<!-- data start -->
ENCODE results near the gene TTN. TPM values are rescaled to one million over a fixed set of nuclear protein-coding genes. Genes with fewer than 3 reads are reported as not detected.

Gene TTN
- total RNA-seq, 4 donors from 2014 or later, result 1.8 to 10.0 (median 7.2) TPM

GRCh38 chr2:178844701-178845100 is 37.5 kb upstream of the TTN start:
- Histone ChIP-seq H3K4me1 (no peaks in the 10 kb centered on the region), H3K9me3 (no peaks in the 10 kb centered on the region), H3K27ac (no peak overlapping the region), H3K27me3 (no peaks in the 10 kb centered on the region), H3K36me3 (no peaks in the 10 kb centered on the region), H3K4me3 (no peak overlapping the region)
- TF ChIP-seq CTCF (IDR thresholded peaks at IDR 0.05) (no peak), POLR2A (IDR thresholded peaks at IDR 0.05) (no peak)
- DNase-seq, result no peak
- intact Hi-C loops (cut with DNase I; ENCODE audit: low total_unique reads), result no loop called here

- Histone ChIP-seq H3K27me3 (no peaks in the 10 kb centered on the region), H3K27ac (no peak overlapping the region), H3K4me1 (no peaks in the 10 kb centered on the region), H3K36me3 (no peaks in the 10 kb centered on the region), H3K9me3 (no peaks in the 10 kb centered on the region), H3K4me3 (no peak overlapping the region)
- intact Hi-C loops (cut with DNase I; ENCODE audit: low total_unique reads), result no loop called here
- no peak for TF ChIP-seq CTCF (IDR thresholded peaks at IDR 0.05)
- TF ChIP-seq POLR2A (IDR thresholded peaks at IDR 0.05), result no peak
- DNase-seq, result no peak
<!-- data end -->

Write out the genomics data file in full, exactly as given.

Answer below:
ENCODE results near the gene TTN. TPM values are rescaled to one million over a fixed set of nuclear protein-coding genes. Genes with fewer than 3 reads are reported as not detected.

Gene TTN
- total RNA-seq, 4 donors from 2014 or later, result 1.8 to 10.0 (median 7.2) TPM

GRCh38 chr2:178844701-178845100 is 37.5 kb upstream of the TTN start:
- Histone ChIP-seq H3K4me1 (no peaks in the 10 kb centered on the region), H3K9me3 (no peaks in the 10 kb centered on the region), H3K27ac (no peak overlapping the region), H3K27me3 (no peaks in the 10 kb centered on the region), H3K36me3 (no peaks in the 10 kb centered on the region), H3K4me3 (no peak overlapping the region)
- TF ChIP-seq CTCF (IDR thresholded peaks at IDR 0.05) (no peak), POLR2A (IDR thresholded peaks at IDR 0.05) (no peak)
- DNase-seq, result no peak
- intact Hi-C loops (cut with DNase I; ENCODE audit: low total_unique reads), result no loop called here

- Histone ChIP-seq H3K27me3 (no peaks in the 10 kb centered on the region), H3K27ac (no peak overlapping the region), H3K4me1 (no peaks in the 10 kb centered on the region), H3K36me3 (no peaks in the 10 kb centered on the region), H3K9me3 (no peaks in the 10 kb centered on the region), H3K4me3 (no peak overlapping the region)
- intact Hi-C loops (cut with DNase I; ENCODE audit: low total_unique reads), result no loop called here
- no peak for TF ChIP-seq CTCF (IDR thresholded peaks at IDR 0.05)
- TF ChIP-seq POLR2A (IDR thresholded peaks at IDR 0.05), result no peak
- DNase-seq, result no peak